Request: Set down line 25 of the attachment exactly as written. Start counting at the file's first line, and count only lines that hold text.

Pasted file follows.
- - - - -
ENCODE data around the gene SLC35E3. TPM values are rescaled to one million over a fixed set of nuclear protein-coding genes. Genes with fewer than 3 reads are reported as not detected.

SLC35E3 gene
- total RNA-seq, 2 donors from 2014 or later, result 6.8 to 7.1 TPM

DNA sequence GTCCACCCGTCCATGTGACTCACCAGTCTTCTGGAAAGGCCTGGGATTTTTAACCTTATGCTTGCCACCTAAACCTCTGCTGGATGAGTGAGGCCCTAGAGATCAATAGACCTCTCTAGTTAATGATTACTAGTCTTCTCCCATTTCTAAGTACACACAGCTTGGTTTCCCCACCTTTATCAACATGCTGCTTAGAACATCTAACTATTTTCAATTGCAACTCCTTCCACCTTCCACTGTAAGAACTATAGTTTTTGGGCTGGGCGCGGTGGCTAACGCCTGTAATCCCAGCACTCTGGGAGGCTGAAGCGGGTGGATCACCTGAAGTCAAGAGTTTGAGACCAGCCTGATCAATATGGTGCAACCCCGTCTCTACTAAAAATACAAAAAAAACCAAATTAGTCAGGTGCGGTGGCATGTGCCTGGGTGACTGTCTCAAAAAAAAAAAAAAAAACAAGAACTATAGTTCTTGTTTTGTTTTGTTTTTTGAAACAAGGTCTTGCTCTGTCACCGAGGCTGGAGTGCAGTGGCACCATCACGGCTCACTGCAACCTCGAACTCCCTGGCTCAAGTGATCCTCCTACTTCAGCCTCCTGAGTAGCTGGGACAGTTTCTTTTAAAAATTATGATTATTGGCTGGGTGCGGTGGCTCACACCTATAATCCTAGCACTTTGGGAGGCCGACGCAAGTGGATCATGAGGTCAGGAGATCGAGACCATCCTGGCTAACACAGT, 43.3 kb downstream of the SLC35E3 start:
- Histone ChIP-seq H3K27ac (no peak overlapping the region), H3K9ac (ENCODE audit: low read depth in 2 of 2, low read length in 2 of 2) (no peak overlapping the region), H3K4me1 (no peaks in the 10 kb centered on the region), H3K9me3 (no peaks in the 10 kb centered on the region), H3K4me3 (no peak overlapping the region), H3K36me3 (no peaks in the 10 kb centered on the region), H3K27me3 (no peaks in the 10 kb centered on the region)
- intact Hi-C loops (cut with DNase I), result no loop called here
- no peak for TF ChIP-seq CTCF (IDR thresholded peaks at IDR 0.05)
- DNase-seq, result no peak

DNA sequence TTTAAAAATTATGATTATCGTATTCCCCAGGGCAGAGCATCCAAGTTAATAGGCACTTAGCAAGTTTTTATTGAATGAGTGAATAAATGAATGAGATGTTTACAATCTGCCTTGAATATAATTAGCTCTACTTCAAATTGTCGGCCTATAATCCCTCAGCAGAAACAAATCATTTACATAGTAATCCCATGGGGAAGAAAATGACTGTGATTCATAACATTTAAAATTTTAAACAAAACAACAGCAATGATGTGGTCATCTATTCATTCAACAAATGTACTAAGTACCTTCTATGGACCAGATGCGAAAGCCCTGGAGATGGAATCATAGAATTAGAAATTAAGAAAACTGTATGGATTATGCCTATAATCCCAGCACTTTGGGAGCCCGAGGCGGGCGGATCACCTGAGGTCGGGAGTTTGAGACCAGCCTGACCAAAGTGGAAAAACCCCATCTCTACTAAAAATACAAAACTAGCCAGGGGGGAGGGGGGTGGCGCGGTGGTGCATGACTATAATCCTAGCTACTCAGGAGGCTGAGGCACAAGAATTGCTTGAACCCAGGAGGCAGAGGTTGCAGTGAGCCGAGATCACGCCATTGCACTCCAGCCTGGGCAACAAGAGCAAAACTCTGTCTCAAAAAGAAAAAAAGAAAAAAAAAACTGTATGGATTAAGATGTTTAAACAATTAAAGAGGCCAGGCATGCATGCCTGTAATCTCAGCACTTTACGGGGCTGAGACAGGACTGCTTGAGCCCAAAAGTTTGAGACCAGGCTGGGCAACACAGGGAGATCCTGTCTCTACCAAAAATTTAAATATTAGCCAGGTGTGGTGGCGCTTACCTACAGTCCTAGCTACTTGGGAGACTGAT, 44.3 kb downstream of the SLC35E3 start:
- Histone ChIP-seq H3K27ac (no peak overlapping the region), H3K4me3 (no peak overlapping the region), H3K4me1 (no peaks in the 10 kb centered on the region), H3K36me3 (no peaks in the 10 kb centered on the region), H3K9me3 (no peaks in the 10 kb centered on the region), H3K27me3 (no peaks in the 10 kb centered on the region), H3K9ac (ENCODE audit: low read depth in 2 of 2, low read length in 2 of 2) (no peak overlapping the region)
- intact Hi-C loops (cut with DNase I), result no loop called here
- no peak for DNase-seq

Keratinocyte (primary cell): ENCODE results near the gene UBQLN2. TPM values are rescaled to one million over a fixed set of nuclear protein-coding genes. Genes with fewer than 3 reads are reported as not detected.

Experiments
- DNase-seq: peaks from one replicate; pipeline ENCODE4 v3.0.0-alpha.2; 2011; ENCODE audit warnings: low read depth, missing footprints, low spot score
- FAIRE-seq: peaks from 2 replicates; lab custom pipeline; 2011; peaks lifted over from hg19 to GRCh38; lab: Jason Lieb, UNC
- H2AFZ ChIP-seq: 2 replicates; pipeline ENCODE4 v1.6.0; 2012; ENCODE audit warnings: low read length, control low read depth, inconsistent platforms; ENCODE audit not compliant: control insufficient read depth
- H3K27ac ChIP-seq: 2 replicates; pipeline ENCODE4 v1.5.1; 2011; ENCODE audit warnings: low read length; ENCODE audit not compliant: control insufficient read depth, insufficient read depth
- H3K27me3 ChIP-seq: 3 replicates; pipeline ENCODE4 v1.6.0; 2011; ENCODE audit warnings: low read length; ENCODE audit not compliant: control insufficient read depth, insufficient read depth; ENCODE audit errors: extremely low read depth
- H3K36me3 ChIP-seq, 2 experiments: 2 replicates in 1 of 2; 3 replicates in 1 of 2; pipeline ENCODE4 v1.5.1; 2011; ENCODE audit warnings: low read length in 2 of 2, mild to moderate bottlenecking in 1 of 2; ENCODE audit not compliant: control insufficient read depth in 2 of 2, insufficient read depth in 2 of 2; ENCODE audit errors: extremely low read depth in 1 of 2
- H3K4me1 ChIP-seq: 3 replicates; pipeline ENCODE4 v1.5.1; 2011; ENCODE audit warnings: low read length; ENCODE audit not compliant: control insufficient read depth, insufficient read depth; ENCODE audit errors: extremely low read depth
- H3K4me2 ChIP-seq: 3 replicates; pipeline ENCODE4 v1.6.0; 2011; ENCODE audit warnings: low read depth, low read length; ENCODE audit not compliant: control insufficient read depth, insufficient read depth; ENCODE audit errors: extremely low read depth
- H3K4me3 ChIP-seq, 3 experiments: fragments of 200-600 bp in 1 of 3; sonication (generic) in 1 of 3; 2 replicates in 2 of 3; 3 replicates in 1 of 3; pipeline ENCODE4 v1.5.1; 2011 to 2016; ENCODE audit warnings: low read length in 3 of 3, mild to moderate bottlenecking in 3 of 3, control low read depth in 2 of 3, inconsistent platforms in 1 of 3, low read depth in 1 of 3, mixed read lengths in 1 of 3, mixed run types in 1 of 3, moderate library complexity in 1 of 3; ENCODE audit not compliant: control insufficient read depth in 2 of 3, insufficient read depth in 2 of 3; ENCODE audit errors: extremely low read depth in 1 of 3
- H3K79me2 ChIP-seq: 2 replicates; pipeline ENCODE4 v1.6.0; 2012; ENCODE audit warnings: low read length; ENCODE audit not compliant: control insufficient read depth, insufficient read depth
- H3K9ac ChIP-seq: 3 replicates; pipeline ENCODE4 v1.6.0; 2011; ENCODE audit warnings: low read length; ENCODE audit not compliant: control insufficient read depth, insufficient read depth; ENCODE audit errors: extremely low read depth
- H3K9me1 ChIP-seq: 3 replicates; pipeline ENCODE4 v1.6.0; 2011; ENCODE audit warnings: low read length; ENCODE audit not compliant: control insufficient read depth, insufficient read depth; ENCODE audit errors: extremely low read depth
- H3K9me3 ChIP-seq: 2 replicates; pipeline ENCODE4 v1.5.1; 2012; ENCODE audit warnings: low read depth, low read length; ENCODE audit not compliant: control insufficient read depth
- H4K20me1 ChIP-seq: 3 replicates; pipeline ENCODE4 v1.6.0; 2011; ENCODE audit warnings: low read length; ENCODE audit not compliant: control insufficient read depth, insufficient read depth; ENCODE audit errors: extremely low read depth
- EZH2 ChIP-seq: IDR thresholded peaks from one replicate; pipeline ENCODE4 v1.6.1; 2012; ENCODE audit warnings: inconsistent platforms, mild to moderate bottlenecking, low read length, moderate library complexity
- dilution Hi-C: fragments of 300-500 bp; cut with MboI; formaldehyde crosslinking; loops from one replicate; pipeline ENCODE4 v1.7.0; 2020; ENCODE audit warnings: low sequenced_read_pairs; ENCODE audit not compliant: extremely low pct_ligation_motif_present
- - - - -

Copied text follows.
- H3K9ac ChIP-seq: 3 replicates; pipeline ENCODE4 v1.6.0; 2011; ENCODE audit warnings: low read length; ENCODE audit not compliant: control insufficient read depth, insufficient read depth; ENCODE audit errors: extremely low read depth